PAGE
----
Skip to content

Public hearing to discuss potential development in Dead Man's Flats

“This is a high-level approval. The next stage is the conceptual scheme and the next stage is development permit. At each stage we refine the information.”

DEAD MAN'S FLATS – Residents of Dead Man’s Flats will have their chance to voice opinions on a proposed change to commercial mixed-use district that could lead to more than 100 new visitor and flexible accommodation units.

The public hearing, which is scheduled for Dec. 6 at 6 p.m., was necessary as per the Municipal Government Act after the MD of Bighorn council passed the first reading of the bylaw on Nov. 9.

The proposed mixed-use building’s early conceptual plan has 105 units – 31 for visitor accommodation and 74 for flexible accommodation – with the ground floor being for commercial use.

MD of Bighorn development planner Jenny Kasprowicz noted the conceptual plan is in the early stages, with several more phases to go before any shovels hit the ground.

“Any sort of building approval, including the building height or the density, will be done at the conceptual scheme stage and following that the development permit stage,” she said.

If council passes all three readings of the amendment, the Municipal Planning Commission would still need to approve the conceptual scheme prior to any development permits being approved.

The municipality’s operations department would also have to review any plans, while a third-party engineering firm would also look at any documents and return with more information for council.

“This is a high-level approval,” Kasprowicz said. “The next stage is the conceptual scheme and the next stage is development permit. At each stage we refine the information.”

The report highlighted the land use bylaw amendment application came from the landowner’s agent, MT Arch Inc., who asked for four lots of land in the Dead Man’s Flats highway commercial district to be adjusted to the commercial mixed-use district.

The site, which is south of 2nd Ave and north of the Trans-Canada Highway, is owned by Minesh Modi, the president of the Calgary-based MMP Engineering, per the application.

“The comprehensive development proposal that has also provided a concept plan is in response to the municipal development plan that requires it for any future development,” the application states. “It also requires the commercial uses to be oriented towards serving the travelling public including tourism and recreationalist and local residents.”

The application stated the building would have underground parking, but also that the flexible accommodation would also allow for people to stay longer and buy the units.

Parking is ultimately decided at the development permit stage when the exact number of spots needed per the land use bylaw is established, Kasprowicz noted.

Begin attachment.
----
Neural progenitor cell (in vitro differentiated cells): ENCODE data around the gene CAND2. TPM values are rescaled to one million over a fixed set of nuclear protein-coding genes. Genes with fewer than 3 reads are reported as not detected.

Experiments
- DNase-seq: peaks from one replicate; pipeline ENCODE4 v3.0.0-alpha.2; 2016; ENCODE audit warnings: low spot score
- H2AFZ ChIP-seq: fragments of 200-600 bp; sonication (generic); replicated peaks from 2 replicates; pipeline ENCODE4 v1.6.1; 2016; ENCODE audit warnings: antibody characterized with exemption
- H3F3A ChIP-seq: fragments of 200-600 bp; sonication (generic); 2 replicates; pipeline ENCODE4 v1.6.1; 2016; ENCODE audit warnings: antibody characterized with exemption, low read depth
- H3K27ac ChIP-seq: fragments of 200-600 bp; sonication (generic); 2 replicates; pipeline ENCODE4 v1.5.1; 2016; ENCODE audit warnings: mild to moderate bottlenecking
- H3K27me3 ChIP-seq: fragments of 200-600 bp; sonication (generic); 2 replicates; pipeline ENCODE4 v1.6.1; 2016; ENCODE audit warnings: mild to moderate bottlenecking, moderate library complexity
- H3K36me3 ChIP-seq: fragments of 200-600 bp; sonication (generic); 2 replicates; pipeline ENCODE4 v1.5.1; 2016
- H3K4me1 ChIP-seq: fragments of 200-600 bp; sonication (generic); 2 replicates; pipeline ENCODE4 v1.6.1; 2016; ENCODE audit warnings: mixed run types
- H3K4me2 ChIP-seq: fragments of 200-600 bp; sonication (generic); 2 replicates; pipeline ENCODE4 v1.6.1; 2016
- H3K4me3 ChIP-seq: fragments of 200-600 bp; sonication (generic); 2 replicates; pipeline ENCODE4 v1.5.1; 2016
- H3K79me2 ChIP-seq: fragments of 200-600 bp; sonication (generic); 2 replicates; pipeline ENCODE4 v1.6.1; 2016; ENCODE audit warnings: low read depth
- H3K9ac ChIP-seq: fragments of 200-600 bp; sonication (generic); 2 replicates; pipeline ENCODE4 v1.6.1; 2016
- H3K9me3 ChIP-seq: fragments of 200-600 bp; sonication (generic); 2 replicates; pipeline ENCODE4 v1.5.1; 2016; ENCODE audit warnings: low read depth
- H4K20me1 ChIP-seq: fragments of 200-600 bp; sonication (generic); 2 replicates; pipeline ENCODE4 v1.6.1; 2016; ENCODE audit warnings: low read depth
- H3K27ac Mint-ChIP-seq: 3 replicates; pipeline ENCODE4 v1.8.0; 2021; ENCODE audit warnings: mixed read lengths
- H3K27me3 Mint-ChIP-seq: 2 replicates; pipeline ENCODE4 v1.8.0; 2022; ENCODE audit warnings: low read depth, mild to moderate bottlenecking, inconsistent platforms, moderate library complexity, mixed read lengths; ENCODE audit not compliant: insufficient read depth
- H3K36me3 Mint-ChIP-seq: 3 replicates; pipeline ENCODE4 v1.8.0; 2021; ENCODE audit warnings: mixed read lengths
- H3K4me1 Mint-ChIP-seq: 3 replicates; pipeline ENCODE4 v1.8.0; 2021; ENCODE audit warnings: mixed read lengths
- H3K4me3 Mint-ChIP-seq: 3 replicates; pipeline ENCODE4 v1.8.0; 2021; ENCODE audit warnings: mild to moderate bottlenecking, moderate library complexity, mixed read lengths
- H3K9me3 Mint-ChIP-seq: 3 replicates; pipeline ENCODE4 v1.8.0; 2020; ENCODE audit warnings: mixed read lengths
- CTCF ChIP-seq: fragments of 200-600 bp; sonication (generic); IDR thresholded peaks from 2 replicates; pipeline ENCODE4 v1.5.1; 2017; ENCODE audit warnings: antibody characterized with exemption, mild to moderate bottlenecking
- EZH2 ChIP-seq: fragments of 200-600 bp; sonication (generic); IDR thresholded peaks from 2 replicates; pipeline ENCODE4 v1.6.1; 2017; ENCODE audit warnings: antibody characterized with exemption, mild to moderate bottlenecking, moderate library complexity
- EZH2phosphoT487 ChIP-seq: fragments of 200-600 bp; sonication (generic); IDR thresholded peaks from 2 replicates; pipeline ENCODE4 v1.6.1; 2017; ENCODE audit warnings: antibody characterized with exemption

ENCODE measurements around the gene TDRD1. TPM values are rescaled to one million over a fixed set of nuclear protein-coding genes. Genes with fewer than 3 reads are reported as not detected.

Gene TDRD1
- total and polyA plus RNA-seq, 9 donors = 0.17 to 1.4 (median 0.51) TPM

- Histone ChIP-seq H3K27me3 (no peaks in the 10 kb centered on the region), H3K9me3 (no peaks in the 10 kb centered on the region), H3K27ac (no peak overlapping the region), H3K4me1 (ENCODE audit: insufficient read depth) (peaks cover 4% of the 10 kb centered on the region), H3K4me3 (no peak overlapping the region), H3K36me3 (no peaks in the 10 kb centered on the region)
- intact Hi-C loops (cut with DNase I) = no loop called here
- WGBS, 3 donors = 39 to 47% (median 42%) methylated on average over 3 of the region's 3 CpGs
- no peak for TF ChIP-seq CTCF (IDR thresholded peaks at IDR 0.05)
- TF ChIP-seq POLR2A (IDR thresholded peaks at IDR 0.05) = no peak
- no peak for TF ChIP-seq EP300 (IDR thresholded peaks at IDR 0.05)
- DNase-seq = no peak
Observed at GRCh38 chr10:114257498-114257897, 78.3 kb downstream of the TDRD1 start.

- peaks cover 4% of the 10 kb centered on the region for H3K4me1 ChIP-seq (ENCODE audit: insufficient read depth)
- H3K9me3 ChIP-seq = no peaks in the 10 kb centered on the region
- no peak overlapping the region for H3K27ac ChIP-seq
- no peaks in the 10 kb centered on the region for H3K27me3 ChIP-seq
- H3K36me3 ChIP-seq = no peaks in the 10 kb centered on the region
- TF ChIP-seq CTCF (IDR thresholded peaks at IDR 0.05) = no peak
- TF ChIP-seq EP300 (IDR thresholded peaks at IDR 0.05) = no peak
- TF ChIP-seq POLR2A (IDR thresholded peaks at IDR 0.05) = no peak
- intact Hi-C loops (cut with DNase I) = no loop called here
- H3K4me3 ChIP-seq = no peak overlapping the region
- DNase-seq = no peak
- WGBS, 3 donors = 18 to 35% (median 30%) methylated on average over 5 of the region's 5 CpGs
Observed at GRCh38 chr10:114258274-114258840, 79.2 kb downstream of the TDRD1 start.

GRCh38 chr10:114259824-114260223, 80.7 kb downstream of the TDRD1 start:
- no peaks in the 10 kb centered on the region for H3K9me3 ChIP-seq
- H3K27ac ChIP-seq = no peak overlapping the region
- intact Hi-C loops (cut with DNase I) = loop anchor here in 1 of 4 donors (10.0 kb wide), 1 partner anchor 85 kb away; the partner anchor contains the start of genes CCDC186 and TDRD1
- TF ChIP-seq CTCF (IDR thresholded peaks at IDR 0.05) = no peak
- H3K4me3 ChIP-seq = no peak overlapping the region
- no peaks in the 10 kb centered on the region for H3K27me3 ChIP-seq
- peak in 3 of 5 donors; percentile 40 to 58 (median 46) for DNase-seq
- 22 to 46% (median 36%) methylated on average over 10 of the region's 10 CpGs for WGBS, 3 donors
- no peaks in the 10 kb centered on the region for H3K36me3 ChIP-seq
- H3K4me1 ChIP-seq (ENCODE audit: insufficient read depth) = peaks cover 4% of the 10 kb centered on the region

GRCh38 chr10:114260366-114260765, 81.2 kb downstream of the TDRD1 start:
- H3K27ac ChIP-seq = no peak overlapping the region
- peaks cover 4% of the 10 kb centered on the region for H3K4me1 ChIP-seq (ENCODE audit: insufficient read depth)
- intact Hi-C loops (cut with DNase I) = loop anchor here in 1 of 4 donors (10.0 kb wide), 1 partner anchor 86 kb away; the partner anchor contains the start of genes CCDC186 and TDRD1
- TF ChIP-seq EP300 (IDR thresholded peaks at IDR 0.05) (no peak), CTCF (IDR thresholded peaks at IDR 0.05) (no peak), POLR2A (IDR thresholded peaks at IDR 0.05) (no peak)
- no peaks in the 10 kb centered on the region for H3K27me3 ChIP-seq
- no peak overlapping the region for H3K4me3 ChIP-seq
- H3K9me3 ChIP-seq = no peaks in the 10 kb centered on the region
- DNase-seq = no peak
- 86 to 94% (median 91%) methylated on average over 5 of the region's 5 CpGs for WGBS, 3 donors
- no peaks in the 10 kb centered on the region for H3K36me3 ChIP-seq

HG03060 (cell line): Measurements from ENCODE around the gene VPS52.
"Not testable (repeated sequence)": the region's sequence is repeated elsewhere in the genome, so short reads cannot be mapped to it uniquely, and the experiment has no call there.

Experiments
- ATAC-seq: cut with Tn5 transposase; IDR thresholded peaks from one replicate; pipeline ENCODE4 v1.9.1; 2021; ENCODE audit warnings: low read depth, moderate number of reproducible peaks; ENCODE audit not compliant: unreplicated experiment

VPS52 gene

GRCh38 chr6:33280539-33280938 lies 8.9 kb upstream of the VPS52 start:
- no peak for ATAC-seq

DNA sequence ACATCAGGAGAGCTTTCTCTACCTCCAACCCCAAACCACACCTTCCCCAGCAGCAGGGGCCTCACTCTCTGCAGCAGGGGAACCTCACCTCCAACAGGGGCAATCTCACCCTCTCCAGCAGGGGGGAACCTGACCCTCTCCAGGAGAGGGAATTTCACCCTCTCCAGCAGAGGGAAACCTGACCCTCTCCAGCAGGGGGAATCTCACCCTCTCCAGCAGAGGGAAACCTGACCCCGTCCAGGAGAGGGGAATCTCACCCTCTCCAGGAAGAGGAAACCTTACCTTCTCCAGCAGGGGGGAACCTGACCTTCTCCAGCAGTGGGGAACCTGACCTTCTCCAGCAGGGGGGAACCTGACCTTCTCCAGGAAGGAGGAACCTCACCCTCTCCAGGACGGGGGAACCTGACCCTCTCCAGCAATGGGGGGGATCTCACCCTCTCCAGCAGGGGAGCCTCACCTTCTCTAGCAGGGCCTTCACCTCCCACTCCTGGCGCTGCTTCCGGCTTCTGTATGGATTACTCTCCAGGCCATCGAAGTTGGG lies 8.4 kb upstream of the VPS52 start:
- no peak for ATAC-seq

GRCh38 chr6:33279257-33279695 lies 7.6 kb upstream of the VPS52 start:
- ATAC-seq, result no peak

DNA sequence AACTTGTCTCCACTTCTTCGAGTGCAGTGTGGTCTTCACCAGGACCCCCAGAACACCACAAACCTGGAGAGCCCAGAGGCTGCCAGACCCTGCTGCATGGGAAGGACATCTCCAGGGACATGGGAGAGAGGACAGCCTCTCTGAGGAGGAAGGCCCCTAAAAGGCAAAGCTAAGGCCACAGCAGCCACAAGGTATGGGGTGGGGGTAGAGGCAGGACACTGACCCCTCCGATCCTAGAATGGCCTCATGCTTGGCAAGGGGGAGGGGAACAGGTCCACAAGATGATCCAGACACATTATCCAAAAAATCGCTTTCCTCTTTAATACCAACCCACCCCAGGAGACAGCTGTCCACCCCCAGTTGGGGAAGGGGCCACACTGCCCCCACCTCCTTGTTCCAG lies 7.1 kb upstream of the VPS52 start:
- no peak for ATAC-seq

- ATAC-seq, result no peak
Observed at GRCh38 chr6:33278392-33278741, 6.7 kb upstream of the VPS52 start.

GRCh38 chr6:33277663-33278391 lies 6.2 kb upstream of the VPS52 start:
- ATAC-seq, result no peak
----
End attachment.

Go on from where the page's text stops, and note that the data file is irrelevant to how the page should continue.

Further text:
The site is part of the Dead Man’s Flats area redevelopment plan (ARP), which was adopted in 2013. The plan guides any redevelopment that takes place in the community for residential, commercial, high industrial, recreational and tourism-based uses.

“The vision set out in the DMF ARP is to transform the area into a pedestrian-oriented mountain hamlet,” the report states.

The commercial mixed-use district is meant to encourage a mixture of commercial, residential, office and other uses to help the hamlet, but with a focus on a “high-quality pedestrian environment.”

The district requires commercial on the ground floor and residential on the above floors for the flexible use of permanent or temporary units. A conceptual scheme with a site plan, streetscape design and multiple design reports are also needed.

While the visitor accommodation doesn’t allow anyone to stay longer than 75 days in a unit, there is no cap on the flexible units, meaning Dead Man’s Flats could see a slight population increase.

The taxation collected for the area is under the commercial tax, Kasprowicz said.

If it moves forward, assessments would have to be completed on water, wastewater, stormwater, traffic impact and safety and geotechnical and hydrogeological.

The report stated the development may not have the water and sewer capacities to service the lands, which was also echoed by the application from MT Arch.

“Overall, we believe the proposed development is aligned with the intention of the area structure plan, area redevelopment plan and municipal development plan, and there are challenges that needs to be addressed and resolved,” the application from MT Arch stated.

Bill Luka, the MD of Bighorn’s director of operations, told council the municipality is in the process of developing a master plan for water and wastewater in the hamlet. He said the two constraints are the service agreement with the Town of Canmore – which handles the water and wastewater in Dead Man’s Flats – and the existing piping infrastructure.

“Part of the concern is with the size of these new buildings in the commercial area if we’d be able to service them and if they’re discretionary uses or variances and if that’s adding to the problem,” he said.

The master plan should be completed in the coming weeks, Luka told council, which will provide more information. He added with no wastewater lagoon or treatment facility in Dead Man’s Flats, they’re reliant on the Town of Canmore.

“If we’re short on wastewater and water now, we’ll be short even if we change the designation,” Coun. Joss Elford said. “It’s an issue either way, no matter it’s zoned how it is or whether it’s a new zone.”